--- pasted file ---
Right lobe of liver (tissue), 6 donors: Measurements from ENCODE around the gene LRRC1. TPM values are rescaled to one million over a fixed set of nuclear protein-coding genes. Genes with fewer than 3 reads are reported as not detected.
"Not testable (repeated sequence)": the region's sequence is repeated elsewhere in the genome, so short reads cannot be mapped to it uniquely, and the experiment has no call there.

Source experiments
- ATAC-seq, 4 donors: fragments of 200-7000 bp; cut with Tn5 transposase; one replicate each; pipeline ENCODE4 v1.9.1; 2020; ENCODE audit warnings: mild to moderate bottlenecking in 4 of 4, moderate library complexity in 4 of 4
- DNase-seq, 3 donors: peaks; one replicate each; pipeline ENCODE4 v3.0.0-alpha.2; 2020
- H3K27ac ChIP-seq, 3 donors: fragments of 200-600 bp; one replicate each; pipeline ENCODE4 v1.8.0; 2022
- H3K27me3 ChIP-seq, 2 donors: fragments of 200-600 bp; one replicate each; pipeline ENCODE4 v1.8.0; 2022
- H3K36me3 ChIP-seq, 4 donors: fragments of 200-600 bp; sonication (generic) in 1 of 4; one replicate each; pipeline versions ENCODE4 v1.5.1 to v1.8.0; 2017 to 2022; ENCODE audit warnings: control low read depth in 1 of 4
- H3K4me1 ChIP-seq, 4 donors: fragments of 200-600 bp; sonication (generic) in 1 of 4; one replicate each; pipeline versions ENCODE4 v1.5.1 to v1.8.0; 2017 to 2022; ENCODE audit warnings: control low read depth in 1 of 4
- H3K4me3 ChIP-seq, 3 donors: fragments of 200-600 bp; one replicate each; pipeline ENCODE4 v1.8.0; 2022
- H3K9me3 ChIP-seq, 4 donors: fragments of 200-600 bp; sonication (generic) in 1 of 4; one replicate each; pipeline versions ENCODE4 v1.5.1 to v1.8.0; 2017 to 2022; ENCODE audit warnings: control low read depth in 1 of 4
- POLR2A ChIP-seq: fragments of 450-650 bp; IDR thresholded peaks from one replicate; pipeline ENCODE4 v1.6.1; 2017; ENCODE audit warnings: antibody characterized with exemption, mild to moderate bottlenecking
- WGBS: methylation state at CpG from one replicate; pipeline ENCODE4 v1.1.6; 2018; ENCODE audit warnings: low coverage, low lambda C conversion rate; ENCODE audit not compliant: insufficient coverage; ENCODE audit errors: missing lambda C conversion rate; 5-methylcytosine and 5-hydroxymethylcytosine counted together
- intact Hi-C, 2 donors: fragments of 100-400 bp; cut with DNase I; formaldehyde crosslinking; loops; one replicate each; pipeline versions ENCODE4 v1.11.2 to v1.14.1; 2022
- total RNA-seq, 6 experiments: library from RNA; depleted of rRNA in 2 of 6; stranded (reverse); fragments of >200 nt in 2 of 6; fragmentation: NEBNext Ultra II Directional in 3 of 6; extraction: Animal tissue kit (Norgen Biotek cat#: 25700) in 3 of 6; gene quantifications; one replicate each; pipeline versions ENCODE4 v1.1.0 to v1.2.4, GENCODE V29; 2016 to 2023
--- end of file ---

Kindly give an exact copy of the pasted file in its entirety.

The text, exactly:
Right lobe of liver (tissue), 6 donors: Measurements from ENCODE around the gene LRRC1. TPM values are rescaled to one million over a fixed set of nuclear protein-coding genes. Genes with fewer than 3 reads are reported as not detected.
"Not testable (repeated sequence)": the region's sequence is repeated elsewhere in the genome, so short reads cannot be mapped to it uniquely, and the experiment has no call there.

Source experiments
- ATAC-seq, 4 donors: fragments of 200-7000 bp; cut with Tn5 transposase; one replicate each; pipeline ENCODE4 v1.9.1; 2020; ENCODE audit warnings: mild to moderate bottlenecking in 4 of 4, moderate library complexity in 4 of 4
- DNase-seq, 3 donors: peaks; one replicate each; pipeline ENCODE4 v3.0.0-alpha.2; 2020
- H3K27ac ChIP-seq, 3 donors: fragments of 200-600 bp; one replicate each; pipeline ENCODE4 v1.8.0; 2022
- H3K27me3 ChIP-seq, 2 donors: fragments of 200-600 bp; one replicate each; pipeline ENCODE4 v1.8.0; 2022
- H3K36me3 ChIP-seq, 4 donors: fragments of 200-600 bp; sonication (generic) in 1 of 4; one replicate each; pipeline versions ENCODE4 v1.5.1 to v1.8.0; 2017 to 2022; ENCODE audit warnings: control low read depth in 1 of 4
- H3K4me1 ChIP-seq, 4 donors: fragments of 200-600 bp; sonication (generic) in 1 of 4; one replicate each; pipeline versions ENCODE4 v1.5.1 to v1.8.0; 2017 to 2022; ENCODE audit warnings: control low read depth in 1 of 4
- H3K4me3 ChIP-seq, 3 donors: fragments of 200-600 bp; one replicate each; pipeline ENCODE4 v1.8.0; 2022
- H3K9me3 ChIP-seq, 4 donors: fragments of 200-600 bp; sonication (generic) in 1 of 4; one replicate each; pipeline versions ENCODE4 v1.5.1 to v1.8.0; 2017 to 2022; ENCODE audit warnings: control low read depth in 1 of 4
- POLR2A ChIP-seq: fragments of 450-650 bp; IDR thresholded peaks from one replicate; pipeline ENCODE4 v1.6.1; 2017; ENCODE audit warnings: antibody characterized with exemption, mild to moderate bottlenecking
- WGBS: methylation state at CpG from one replicate; pipeline ENCODE4 v1.1.6; 2018; ENCODE audit warnings: low coverage, low lambda C conversion rate; ENCODE audit not compliant: insufficient coverage; ENCODE audit errors: missing lambda C conversion rate; 5-methylcytosine and 5-hydroxymethylcytosine counted together
- intact Hi-C, 2 donors: fragments of 100-400 bp; cut with DNase I; formaldehyde crosslinking; loops; one replicate each; pipeline versions ENCODE4 v1.11.2 to v1.14.1; 2022
- total RNA-seq, 6 experiments: library from RNA; depleted of rRNA in 2 of 6; stranded (reverse); fragments of >200 nt in 2 of 6; fragmentation: NEBNext Ultra II Directional in 3 of 6; extraction: Animal tissue kit (Norgen Biotek cat#: 25700) in 3 of 6; gene quantifications; one replicate each; pipeline versions ENCODE4 v1.1.0 to v1.2.4, GENCODE V29; 2016 to 2023